“At the present time, we have not extended a contract to a forensic engineer, we are still in the procurement process,” a spokesperson from the department wrote in a recent statement to The Post.
Surfside commissioner and former prosecutor Eliana Salzhauer thinks she might know why.
“I don’t think anybody wants to hear the truth, because the truth is going to cost them money,” she said at Tuesday night’s meeting. “They want this to go away as fast as possible.”
The reason, Salzhauer said, is simple: The receiver wants to get as much money as possible for the families and the county wants the spotlight off a problem that could devalue properties.
“That value can be decimated if it turns out there is a sinkhole, if it turns out there is a structural problem — that that ground is now worthless,” she said. “There are so many unknowns here and nobody really wants to know … they’re hoping everyone will not pay attention, they’ll get their money, the thing will be sold and will pass on. We’re trying to stop that speeding train.”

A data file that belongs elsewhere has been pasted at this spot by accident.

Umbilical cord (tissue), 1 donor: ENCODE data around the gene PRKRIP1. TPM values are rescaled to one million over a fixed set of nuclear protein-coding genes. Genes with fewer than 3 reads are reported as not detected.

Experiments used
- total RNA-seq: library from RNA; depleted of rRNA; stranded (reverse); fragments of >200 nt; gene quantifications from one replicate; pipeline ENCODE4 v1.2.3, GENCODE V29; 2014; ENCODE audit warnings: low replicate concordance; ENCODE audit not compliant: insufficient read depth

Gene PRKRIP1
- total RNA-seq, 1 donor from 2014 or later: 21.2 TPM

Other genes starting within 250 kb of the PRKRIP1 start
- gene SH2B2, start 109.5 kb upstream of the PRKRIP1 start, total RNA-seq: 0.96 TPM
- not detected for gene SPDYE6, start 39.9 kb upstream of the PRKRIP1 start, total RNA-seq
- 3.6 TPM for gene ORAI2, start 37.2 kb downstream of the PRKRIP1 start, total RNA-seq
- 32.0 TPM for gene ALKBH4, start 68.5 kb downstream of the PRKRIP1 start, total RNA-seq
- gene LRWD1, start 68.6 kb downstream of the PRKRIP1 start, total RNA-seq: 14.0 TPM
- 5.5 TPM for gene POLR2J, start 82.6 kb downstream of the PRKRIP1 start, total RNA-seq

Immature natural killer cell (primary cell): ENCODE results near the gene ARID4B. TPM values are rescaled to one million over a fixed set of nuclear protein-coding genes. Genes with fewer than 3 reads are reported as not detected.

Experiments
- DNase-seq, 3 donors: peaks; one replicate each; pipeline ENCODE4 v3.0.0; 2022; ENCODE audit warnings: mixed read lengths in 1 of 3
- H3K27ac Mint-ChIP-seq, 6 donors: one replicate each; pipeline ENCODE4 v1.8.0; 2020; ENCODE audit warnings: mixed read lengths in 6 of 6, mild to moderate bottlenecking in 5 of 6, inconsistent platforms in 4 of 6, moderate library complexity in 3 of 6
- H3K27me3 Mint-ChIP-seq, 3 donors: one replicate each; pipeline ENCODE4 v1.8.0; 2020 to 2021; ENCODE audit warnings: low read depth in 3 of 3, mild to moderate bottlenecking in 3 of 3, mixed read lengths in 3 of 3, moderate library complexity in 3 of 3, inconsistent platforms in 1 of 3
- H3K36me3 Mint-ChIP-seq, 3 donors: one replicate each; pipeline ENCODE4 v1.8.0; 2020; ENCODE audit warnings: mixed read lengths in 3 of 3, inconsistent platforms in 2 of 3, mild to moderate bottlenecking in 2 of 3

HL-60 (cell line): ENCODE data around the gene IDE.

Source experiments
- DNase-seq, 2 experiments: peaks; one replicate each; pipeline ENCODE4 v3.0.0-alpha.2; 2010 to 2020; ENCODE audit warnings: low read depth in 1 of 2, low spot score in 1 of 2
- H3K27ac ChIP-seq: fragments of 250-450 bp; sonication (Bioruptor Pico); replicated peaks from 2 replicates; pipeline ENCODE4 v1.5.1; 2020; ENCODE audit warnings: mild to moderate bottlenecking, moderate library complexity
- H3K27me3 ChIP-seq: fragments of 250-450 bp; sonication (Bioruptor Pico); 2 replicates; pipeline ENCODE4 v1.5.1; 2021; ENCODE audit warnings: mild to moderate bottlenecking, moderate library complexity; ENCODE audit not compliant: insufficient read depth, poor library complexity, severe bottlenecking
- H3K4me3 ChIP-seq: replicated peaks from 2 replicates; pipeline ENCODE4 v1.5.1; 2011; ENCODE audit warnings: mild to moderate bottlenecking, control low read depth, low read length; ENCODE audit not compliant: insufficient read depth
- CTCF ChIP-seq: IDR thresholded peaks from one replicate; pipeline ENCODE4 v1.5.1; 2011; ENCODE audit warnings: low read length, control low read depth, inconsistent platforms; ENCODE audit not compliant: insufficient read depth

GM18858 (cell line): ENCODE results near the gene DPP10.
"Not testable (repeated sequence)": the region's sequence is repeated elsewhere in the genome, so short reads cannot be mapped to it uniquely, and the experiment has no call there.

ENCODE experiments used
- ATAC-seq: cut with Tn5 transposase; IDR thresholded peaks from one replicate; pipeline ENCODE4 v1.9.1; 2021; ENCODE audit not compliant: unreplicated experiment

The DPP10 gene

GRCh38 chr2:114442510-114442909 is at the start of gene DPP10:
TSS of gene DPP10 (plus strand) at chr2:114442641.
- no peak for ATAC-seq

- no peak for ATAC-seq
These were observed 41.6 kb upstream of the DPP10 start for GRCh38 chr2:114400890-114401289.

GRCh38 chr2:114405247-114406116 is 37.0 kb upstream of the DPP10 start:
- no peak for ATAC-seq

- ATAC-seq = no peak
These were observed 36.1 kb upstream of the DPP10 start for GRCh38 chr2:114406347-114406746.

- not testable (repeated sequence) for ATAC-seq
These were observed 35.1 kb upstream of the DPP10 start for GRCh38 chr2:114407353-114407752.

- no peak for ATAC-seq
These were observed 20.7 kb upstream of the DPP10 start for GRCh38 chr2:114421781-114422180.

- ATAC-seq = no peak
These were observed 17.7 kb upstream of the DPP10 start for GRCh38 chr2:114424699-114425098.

Kilsheimer said the investigation currently being conducted by the Miami-Dade police, in conjunction with the state attorney, is a criminal, not structural, investigation, which is the reason police have given for not allowing Surfside access to the debris. And the federal investigation being conducted by NIST is focused on policy, not cause, he said.
“NIST is not going to determine why the building fell down,” Kilsheimer said. “They are going to come up with what materials should be used in certain environments, change building codes, make suggestions — like a bureau of standards. They are not forensic collapse experts.”
Kilshiemer stands ready, willing and able to proceed with an investigation into the cause of the Champlain collapse, he said, be it on behalf of Surfside or the county. Residents are scared, he said, and they want answers.
“We, on almost a daily basis, get several phone calls from people that live in that area that want us to talk about if their building is safe, are they safe,” Kilsheimer said.
The commission discussed at Tuesday’s meeting that one reason for the cold shoulder from the county might be because Surfside potentially could be a defendant in a future lawsuit relating to the collapse, and the county might question Kilsheimer’s allegiances.